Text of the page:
Sept. 9 2009 10:27 AM

It seems the Postal Service is getting a lot of press lately. The USPS made the front page of the Washington Post this week, and other mainstream press outlets have covered the Postal Service frequently this year. The good news is that the articles are not about scandal. The bad news is that the Washington Post article - like the many other recent articles about the Postal Service - chronicled the dramatic decline in mail volume this year and the sweeping change in the way Americans communicate.

The Washington Post article touched on many of the challenges facing the Postal Service that this publication and the other postal trade pubs and blogs have covered over the past two years. The article discussed this year's projected $6 billion loss and a volume decline of more than 20 billion pieces, the largest in history. It talked about disappearing collection boxes and a generation of Americans that doesn't use the mail the way its parents did. One might argue it painted a depressing picture, but I'd argue that the article had a very positive element to it. It was on the front page, with a color photo spread to accompany it. Finally, the fate of the Postal Service is playing out on the front pages of newspapers and on the evening broadcasts.

Engaging the American public on the future of the Postal Service is how the issue becomes a true public-policy debate. The public's initial reactions have been "don't close my post office" or "save my ZIP Code" and that sort of thing. But as the story of the Postal Service gets told, the American public should understand that the USPS' finances can't support this current model. When the mainstream media reports the staggering loss in mail volume and the changing nature of communications, more people will understand that the Postal Service cannot keep under-utilized facilities open. As people learn how the Postal Service supports its operations (postage revenues), they'll realize those revenues are dwindling. The public will understand that post offices have to close and work has to be consolidated and directed in a way that improves efficiency.

It won't be easy, and the debate is likely to get ugly at times. But, a full and fierce debate is better than indifference. Congress rarely bothers to tackle issues that will be met with indifference back home.

I can probably count on one hand the number of times an article about the Postal Service graced the front page of a major newspaper when Congress spent 10 years debating postal reform. The Postal Service was not facing an immediate crisis when postal reform got started (1995), and postal issues were not very sexy. Indeed, the Government Accountability Office's decision to put the Postal Service on its high-risk list in 2001 finally prodded Congress to get serious about reform. Even then, it took eleventh-hour maneuvering at the end of the 2006 congressional session before a bill passed.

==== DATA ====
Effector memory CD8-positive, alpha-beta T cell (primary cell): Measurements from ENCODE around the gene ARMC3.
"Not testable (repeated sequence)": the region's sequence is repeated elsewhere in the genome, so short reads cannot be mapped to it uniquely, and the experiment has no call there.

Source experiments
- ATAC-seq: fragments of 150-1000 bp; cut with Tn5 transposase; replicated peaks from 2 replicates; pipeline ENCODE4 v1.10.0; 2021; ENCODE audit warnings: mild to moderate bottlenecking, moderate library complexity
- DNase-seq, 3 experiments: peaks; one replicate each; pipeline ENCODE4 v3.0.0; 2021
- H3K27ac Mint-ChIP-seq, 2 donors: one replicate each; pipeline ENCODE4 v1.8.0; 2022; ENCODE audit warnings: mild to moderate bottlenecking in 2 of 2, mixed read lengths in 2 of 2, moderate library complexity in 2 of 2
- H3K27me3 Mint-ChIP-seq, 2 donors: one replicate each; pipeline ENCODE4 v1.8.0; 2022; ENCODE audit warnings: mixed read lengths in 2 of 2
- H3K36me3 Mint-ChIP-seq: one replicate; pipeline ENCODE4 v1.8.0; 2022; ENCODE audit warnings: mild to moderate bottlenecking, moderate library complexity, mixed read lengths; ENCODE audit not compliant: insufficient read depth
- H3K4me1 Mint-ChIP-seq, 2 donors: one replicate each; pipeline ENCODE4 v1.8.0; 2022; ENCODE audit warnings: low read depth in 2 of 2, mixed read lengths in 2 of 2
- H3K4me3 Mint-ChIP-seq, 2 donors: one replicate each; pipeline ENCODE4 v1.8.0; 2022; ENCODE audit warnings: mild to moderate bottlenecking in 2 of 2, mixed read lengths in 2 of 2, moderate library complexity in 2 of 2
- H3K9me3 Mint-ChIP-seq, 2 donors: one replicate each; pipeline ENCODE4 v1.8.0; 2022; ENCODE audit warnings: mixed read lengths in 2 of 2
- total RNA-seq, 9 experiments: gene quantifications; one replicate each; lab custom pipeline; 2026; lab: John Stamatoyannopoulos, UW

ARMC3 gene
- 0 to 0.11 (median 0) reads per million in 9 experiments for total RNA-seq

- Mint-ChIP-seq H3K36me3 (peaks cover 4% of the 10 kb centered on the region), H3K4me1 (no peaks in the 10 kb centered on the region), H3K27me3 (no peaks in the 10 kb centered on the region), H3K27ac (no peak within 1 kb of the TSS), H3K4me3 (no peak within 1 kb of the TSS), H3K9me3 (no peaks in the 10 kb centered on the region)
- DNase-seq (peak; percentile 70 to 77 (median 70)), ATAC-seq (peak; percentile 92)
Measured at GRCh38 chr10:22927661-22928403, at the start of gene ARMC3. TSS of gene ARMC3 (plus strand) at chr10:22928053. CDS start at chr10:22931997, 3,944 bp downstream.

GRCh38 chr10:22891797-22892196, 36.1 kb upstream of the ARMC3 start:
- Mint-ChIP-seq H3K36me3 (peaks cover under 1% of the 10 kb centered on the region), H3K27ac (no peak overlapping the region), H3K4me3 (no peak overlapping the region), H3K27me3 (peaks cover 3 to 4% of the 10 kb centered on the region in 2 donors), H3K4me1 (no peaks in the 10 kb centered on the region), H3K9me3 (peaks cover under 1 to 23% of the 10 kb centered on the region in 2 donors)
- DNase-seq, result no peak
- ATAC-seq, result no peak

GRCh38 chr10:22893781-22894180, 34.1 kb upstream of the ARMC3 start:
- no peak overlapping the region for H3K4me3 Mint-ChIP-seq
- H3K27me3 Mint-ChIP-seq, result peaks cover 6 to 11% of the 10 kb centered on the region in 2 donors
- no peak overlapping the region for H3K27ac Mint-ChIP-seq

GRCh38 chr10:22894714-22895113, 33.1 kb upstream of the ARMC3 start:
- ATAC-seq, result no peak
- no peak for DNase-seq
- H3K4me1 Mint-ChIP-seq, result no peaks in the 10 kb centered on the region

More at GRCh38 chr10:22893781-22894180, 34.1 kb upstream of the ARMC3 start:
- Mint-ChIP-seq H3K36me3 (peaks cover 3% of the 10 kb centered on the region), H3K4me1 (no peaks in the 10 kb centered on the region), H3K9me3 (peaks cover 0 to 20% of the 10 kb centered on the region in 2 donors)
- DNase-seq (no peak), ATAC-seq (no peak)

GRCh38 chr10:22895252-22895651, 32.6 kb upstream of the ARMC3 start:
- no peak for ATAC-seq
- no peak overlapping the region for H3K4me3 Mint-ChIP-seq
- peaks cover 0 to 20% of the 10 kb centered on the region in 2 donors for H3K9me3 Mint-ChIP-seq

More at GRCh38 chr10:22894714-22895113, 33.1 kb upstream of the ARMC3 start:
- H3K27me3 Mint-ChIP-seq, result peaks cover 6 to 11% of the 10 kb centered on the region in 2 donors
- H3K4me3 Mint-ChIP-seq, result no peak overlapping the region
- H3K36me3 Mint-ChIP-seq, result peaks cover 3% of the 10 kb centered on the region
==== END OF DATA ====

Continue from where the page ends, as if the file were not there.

All through that 10-year postal reform battle, the American public played almost no role in the debate. People simply were not concerned about the fate of the Postal Service. That's because people knew they could drop their letter in a collection box and it would reach its destination in a day or two or three. They saw their letter carrier show up six days a week with a nice stack of mail and the price of a stamp remained reasonably priced. In short, there was no reason to worry.

Well, now things are different. The Postal Service is looking to cut Saturday delivery. The price of a stamp, while tied to an inflation-based cap, could go up between annual price increases if the Postal Service has to seek an exigent rate increase. Local facilities are closing, and post office hours are shorter. Collection boxes are disappearing. More and more companies are doing business online. All of these things are raising the awareness of consumers. Local newspapers and television stations are reporting on facility closures and the possible loss of Saturday delivery.
Educating the public is a key step in opening a full-fledged public policy debate. And I, for one, am thrilled that the American public is getting engaged. The first round of postal reform lacked the consumers' perspective. It's not that they weren't invited; it's just that they didn't care.
Congress is considering some band-aid solutions around how the USPS funds its retiree health plans to help the Postal Service ride out the tough financial times. All players involved agree that these are stop-gap measures and not a final solution. The Postal Service and its stakeholders will have to figure out how to operate in a postal system that is a leaner and more nimble version of what we have today. Congress seems reluctant to let the Postal Service move in the right direction. It could be that the American public is resistant too. Or, it could be that most consumers could live with five-day-a-week delivery, as a recent Gallup Poll suggests. There's only one way to find out: engage them in the debate.

Kate Muth is President of Muth Communications, a writing, editing and consulting firm. Contact her at